The PS125i and PS150i claim to have styling which “infuses a modern look of urban elegance into its curvaceous lines”. What they definitely have is a choice of a 125cc or 150cc fuel-injected four-stroke engine, both of which are designed for easy starting, smooth performance, and to produce low exhaust emissions with Honda’s most advanced HECS3 system. The automatic scooters both have the PGM-FI fuel injection which aims to improve economy, as well as giving low and miderange torque for getting away from the traffic lights. A linked rear brake improves stopping, as it engages the front brake at the same time. There’s wide flat floorboards for leg room and weather protection, with a locking seat which can store a full-face helmet, and a rear carrying rack and passenger grab rails. Up front is a small recessed locking compartment along with a carrying hook. Optional extras will include a windscreen, 35-litre top box, nylon inner bag, pillion backrest and clear urethane covers to protect the paint and plastic.

Tuesday, December 06, 2005

Everywhere People are ridding Heres one story


When gas prices were hovering around $3, many drivers garaged their gas-gulping autos, preferring instead to take to the open road on two wheels. Year-round, Marion resident Susan Plater prefers her gas-sipping 2003 Honda Metropolitan motor scooter over her car any day.
"Although it gets approximately 100 miles per gallon, I mainly ride the scooter for my own enjoyment," said Plater, 58, an employee at Banterra Bank's drive-up window in downtown Marion.
The combination of chilling temperatures and gas prices in Marion dipping below the $2 mark have done little to deter Plater's preference for putting around town on her ride. Regardless of the weather, most days Plater rides her scooter to work, clad in a warm jacket, gloves and a muffler.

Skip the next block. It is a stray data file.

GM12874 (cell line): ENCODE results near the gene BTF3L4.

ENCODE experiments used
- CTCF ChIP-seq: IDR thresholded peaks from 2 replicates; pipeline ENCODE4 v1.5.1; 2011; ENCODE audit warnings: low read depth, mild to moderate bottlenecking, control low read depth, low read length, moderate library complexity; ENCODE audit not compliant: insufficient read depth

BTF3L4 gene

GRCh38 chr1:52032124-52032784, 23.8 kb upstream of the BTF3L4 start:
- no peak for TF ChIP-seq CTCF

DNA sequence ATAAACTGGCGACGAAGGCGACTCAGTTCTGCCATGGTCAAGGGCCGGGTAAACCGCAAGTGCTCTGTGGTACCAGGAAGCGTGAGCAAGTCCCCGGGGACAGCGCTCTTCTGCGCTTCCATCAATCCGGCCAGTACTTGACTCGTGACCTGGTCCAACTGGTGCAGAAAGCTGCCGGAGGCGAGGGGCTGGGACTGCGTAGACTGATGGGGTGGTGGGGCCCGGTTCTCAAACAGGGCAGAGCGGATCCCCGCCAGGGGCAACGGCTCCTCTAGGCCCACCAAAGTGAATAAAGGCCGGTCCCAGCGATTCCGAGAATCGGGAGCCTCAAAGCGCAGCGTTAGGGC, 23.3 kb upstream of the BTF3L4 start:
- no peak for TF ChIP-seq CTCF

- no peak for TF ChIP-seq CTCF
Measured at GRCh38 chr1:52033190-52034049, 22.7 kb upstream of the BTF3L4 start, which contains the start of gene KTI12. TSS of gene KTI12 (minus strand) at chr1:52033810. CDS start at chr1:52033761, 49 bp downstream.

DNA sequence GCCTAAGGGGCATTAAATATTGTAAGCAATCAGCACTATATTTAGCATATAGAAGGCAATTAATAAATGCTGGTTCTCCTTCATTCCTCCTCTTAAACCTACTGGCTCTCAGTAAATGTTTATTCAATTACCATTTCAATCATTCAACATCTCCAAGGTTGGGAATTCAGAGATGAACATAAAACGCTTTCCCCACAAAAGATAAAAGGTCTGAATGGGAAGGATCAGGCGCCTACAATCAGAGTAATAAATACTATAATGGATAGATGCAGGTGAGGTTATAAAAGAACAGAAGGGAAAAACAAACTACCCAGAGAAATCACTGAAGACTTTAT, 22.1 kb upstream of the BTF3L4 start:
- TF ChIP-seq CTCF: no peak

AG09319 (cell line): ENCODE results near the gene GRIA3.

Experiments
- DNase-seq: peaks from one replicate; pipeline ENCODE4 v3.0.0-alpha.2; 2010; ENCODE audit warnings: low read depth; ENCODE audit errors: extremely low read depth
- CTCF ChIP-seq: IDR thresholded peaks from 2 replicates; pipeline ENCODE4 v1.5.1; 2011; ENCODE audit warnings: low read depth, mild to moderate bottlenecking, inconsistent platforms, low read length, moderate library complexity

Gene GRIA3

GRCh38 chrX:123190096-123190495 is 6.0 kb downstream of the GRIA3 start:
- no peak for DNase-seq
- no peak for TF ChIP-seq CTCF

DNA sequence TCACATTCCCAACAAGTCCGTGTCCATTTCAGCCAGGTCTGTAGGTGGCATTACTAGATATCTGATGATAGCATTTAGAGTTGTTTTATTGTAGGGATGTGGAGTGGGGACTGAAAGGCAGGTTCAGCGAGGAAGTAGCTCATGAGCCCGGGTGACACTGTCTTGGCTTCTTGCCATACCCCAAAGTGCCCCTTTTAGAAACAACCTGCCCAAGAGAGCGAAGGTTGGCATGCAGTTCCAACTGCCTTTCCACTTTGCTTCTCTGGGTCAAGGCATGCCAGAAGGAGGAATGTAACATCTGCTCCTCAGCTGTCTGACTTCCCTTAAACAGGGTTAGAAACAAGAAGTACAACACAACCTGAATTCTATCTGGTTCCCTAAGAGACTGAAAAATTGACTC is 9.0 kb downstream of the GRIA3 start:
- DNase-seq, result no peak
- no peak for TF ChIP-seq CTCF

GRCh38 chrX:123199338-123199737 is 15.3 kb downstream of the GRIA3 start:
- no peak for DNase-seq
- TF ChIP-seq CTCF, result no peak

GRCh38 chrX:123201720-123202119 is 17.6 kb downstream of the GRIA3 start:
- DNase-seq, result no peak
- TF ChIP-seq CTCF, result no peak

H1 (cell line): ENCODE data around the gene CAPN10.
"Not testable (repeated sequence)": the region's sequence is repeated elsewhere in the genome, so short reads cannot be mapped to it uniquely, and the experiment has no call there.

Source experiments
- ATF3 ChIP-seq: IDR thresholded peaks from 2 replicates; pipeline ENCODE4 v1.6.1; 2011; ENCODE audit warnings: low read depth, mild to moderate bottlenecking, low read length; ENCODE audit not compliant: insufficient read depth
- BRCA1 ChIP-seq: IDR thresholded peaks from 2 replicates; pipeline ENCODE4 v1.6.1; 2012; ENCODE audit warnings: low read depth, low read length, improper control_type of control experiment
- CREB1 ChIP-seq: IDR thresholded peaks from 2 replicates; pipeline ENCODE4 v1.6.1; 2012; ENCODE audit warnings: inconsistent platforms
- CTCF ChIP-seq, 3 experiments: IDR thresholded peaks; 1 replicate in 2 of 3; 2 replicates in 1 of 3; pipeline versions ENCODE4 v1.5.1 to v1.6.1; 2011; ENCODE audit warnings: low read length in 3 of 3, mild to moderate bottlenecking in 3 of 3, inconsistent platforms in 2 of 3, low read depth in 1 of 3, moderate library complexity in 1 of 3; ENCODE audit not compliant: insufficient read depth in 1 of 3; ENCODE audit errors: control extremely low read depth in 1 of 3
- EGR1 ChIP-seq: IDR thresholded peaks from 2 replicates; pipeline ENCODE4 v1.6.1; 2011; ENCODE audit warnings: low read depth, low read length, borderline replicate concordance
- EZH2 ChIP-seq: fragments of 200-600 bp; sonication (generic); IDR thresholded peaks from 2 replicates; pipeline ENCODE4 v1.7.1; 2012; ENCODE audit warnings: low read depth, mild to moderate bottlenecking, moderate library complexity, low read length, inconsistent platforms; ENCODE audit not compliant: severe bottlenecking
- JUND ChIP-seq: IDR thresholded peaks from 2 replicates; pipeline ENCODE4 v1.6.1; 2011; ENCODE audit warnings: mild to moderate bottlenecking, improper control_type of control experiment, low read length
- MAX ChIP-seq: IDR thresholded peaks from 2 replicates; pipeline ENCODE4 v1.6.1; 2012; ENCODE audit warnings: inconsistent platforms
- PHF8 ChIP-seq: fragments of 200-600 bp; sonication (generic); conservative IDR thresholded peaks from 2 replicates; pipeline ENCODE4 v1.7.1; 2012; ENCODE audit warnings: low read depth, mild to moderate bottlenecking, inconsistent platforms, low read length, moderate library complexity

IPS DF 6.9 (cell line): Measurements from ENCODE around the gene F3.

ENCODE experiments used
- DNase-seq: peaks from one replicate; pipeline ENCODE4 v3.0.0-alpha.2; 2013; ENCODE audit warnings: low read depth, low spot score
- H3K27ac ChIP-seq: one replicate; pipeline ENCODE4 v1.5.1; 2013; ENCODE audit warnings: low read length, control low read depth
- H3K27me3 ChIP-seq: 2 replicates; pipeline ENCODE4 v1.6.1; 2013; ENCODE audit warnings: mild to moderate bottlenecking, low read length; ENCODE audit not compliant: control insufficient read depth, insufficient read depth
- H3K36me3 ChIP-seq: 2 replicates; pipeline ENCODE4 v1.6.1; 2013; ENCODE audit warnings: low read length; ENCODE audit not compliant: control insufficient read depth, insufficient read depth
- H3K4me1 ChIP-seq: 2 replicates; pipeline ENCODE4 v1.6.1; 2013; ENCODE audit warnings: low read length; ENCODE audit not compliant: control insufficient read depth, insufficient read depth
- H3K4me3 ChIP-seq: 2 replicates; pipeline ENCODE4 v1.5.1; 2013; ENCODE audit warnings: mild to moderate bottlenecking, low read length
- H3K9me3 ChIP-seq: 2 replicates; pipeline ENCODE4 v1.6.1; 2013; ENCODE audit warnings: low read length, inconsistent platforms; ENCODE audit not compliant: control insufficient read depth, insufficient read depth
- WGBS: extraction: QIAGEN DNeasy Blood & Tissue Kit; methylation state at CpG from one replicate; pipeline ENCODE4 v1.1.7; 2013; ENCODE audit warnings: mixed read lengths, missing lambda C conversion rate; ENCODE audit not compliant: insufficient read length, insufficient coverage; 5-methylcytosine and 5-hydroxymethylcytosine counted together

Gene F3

"My daughter once had a little Honda Spree, and I guess this is sort of like reliving the past," said Plater.
Riding the scooter five to six days a week, Plater has racked up almost 1,200 miles. Her husband Bill, a retired businessman, purchased his Metropolitan scooter in April 2004, and enjoys using his for short jaunts around town. He's put 600 miles on his scooter.
According to the Motorcycle Industry Council, sales of scooters, which were estimated at 86,000 last year, have doubled since 2000. The price of a scooter can range from $1,500 for a small scooter to upwards of $4,000 for a larger scooter, which is capable of higher speeds.
Scooters are state licensed and street legal, however one must hold a driver's license to legally operate. The scooters can top out at 40 miles per hour, but more comfortably cruise at 25 to 30 miles per hour.
"We use our scooters for short trips to the grocery store, the mall and the library," said Susan Plater. "In good weather, we ride our scooters out in the countryside, through Creal Springs and on the back roads around Marion."
Plater purchased a basket for the back of her scooter, hoping to take her toy poodle riding with her, but her dog wasn't fond of the experience.